A New Year’s Resilience

I’m not making resolutions. If I did last year, either secretly or announced to anyone…  I can’t even recall what they were.

After 2013… it seems almost ridiculous to be optimistic about 2014- so I wake up today thinking, “Bring it on.”

And I could look at 2013 as a very bad year… a year of darkness and cold grief and mourning. But it is also the last year I got to spend any time with my son, Ethan. It is the year my faith was tested in the hardest, most real way. It is the year I discovered who would be there when life brought me to my knees and when there was no hope, no answers, and nothing to say– a discovery of the strength and the depth of my family- of my hoard of sisters from every corner of the globe. Experiences like this change a person. And I hope it made me more thankful and appreciative… more willing to help and encourage others.

From my two brothers. From my wife and son… and my 88 year old mother. And a discovery of my extended family- my huge family in Christ and my human family– with always persistent and present daily encouragements- sustaining words, prayers, and loving thoughts and energy… from random contacts at the market and post office, to the interactions at work. I can go on because of your hand on my shoulder… that concerned look, your smile… your words and prayers from Tennessee and Chicago… your hugs from Italy and thoughts from Argentina, and positive energy and vibes from Canada. I know I have people around the world that care and check in… and really it is largely because of that that I can and do go on.

Yesterday I read the lament of a mother who lost her daughter last year… “I can’t go on anymore. I can’t do this. I don’t even know why.”…. and I know how she feels. I know that pain… (and in my opinion it is better to live through it than to medicate it or let that dark heavy blanket of numbness cover it up.) I don’t know how to do “this” I don’t know why or how to go on… except that you do go on. I have found resilience and strength… drawn upon the strength of those around me… especially my wife, Marquita. She has found the strength to go on… to find life and to pick up all the little pieces.
When life brought me to my knees, I was never alone on the floor. It brought her to her knees as well… a life she carried for 9 months, she lost something deeper in a way I will never know. And if she could rise from that spot on the floor… I could rise with her. If she could walk along this path of a grieving parent. I can as well. And we can in fact go on and do this and we can find purpose and meaning…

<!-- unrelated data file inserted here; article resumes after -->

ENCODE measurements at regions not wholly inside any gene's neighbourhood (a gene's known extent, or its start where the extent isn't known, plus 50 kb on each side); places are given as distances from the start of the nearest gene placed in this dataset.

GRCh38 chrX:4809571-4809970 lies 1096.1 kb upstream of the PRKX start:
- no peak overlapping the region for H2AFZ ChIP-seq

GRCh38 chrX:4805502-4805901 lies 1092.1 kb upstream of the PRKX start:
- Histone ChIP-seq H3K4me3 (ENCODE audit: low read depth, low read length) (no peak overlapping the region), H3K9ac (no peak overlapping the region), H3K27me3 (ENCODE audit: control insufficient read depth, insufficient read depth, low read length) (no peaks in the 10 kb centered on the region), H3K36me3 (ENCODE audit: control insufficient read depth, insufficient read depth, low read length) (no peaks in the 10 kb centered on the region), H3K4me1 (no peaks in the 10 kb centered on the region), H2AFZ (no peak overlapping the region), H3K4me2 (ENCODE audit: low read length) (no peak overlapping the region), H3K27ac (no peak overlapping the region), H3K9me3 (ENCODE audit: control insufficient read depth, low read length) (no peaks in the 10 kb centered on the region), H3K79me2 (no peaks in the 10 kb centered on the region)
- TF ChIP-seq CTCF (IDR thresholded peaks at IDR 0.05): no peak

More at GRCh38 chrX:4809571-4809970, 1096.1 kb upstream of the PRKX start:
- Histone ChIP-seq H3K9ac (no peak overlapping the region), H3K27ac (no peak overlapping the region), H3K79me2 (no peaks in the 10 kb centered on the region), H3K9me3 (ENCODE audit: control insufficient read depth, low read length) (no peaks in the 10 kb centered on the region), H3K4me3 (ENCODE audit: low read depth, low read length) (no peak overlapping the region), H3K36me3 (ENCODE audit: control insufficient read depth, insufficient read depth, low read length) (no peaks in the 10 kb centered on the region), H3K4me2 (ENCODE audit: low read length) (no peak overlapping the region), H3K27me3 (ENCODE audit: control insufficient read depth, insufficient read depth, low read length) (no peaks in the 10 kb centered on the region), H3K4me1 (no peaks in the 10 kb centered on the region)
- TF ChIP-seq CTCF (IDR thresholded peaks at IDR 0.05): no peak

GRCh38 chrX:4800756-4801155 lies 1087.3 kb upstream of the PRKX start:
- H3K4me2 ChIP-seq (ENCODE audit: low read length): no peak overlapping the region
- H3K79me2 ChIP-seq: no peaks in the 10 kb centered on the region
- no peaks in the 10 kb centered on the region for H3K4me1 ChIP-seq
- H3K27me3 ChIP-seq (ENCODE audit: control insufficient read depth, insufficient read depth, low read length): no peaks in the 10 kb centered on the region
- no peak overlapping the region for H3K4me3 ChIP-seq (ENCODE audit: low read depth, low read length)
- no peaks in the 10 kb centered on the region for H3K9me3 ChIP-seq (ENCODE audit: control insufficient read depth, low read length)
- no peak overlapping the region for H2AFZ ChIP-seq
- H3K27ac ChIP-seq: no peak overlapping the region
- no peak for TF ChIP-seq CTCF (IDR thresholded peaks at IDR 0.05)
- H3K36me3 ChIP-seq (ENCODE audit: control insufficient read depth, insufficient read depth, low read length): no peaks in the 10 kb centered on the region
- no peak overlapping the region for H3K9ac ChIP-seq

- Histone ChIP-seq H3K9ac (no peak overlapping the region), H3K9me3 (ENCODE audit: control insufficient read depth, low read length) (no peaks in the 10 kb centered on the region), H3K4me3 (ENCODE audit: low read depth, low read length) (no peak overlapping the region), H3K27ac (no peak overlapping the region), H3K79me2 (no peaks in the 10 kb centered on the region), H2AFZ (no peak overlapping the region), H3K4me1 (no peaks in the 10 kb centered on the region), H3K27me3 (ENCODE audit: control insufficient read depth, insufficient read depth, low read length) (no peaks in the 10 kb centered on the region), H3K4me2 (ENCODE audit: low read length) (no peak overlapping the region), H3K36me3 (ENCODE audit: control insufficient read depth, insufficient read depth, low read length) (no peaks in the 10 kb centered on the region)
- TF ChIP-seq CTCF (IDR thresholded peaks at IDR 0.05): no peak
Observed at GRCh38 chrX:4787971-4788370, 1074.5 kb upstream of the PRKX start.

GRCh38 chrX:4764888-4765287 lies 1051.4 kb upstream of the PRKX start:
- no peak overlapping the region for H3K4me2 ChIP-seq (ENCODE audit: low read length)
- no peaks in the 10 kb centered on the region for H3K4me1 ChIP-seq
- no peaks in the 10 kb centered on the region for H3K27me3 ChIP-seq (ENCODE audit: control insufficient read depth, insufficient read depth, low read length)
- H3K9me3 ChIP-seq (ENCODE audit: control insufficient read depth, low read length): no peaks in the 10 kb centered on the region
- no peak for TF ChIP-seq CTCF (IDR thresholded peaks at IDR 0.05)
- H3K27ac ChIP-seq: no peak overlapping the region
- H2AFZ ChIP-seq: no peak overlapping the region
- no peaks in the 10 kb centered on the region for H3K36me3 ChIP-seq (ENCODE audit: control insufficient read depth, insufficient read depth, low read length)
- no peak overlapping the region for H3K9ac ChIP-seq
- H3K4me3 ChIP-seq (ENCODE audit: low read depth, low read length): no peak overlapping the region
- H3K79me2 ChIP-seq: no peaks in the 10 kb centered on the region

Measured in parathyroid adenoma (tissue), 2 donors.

Life is resilient. Amazing. And people have been asking about the last couple of paintings. Animals in desolate scenes. The best is the cat… a kitten really… he’s chasing a mouse that has hidden himself under a human skull. When I settled upon the subject, I was only thinking about the subject… about the dark greenish grey of this old abandoned gym and the sunlight bathing the floor in white… and about the mix of grey and yellow ochre of old bones…. about the gesture of the cat, the play face, the curve of his paw… and about dividing the canvas in thirds so that the eye of the cat landed near one specific intersection, and the skull, as close as possible with another…. all that while keeping the cat, mouse, skull, and room in some kind of real scale. (since based on my reference photo of the room, kitty is ten feet tall…)

But I know it is my best painting for date, not for the technique of painting light and shadows, or how the cat’s fur was painted, or the values of the background, The fading of details into the distance. It isn’t about the use of color or composition that people comment on… it was the different way it impacted them emotionally. Even the people who immediately hated the picture and saw it it a deep sadness… sorrow, desolation… they got it. Others saw that focus… the sunlight, the gesture… Life goes on. Life is resilient.
Marquita say the responses and thought they had missed the point. But I thought that perhaps they captured the mood and feeling… what I had felt inside while painting. The got it, really, and carried away the part the knew.
My friend’s daughter loved the cat. Saw the mouse and laughed. She saw this little drama and asked me if the mouse would get away. I said I didn’t know. I think so. She said she didn’t think he would. That no matter how long it took, that kitten would keep chasing him. Her cat did that. Then he brought the mouse inside and played with it until it died. I told her she was probably right. She loved the picture and connected with it… perfectly. It actually made her smile and laugh. And that is why I think it is my best to date.

I think it is my first real piece of art. A painting that not only looks reasonably like what I pictured in my head when I started, but one that communicates what I felt… one that people could look at and take something away that is theirs and theirs alone. Something that had to be a painting, and not a poem or a paragraph… or even a song. That crossed that line and communicated something that I couldn’t put into words.
That is my goal for this year. Art. Resilience. Not giving up. It isn’t a resolution. Just a target on a trail. A point that I am looking at as I step off… and I will go where ever that trail takes me, and probably never alone. Bring it on.



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